Scientists Produce Gold Using Bacteria
Michigan State University researchers have found a way to use the metal-tolerant bacteria 'Cupriavidus metallidurans' to turn liquid gold into solid, 24-karat gold.
Michigan State University researchers have found a way to produce 24-karat gold from liquid gold using bacteria. Assistant professor of microbiology and molecular genetics, Kazem Kashefi, and associate professor of electronic art and intermedia, Adam Brown, found the metal-tolerant bacteria Cupriavidus metallidurans can grow onto liquid gold a toxic chemical compound found in nature. The bacteria transforms the toxins and produces a gold nugget.
Their art installation ‘The Great Work of the Metal Lover’ uses a combination of biotechnology, art, and alchemy. It contains a portable laboratory made of 24-karat gold-plated hardware and a glass bioreactor. A series of art prints have also been made that contain some of the gold produced in the bioreactor. Brown said:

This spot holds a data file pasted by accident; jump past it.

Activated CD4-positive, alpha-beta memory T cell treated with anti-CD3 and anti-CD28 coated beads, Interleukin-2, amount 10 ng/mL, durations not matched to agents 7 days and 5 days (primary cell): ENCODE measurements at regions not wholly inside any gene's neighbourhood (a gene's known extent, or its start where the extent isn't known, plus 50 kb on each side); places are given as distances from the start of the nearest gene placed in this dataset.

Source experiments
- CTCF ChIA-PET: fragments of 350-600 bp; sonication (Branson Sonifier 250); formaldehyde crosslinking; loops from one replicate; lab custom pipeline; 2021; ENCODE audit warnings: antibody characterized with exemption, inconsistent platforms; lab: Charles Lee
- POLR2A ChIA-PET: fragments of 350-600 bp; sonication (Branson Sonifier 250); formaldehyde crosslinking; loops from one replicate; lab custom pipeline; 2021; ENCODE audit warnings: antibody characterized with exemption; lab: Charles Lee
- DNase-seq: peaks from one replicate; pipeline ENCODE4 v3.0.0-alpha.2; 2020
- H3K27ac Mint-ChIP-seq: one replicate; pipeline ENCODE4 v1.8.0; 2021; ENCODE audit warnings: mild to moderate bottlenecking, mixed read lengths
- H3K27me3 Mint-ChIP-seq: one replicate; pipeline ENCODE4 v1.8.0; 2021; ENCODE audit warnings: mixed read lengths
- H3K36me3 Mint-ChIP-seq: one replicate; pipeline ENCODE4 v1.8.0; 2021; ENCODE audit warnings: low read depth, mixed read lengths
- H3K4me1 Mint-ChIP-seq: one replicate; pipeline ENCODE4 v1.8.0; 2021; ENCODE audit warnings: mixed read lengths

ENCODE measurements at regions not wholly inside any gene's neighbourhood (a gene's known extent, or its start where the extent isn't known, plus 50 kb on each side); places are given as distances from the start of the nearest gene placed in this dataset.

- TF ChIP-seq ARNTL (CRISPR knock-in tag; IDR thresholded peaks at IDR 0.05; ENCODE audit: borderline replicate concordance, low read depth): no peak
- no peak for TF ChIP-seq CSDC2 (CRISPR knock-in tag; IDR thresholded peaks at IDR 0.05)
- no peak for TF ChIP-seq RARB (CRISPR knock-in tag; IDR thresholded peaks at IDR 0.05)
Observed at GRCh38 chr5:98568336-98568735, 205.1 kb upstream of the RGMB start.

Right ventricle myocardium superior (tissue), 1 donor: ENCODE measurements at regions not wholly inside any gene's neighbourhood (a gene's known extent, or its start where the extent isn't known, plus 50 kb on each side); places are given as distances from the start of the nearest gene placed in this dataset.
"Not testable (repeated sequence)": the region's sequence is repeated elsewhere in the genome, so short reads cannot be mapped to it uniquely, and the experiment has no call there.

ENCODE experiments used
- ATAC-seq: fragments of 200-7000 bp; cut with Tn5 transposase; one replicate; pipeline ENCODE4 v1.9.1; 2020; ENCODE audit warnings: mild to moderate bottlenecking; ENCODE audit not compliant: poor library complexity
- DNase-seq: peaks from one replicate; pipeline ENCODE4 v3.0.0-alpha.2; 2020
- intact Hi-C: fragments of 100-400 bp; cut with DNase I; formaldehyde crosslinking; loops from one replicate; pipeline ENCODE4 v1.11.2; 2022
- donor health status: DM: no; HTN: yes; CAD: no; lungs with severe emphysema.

This is neo-alchemy. Every part, every detail of the project is a cross between modern microbiology and alchemy. Science tries to explain the phenomenological world. As an artist, I’m trying to create a phenomenon. Art has the ability to push scientific inquiry.
‘The Great Work of the Metal Lover’ received an honorable mention at the world-renowned cyber art competition Prix Ars Electronica in Austria, where it is on display until October 7th.
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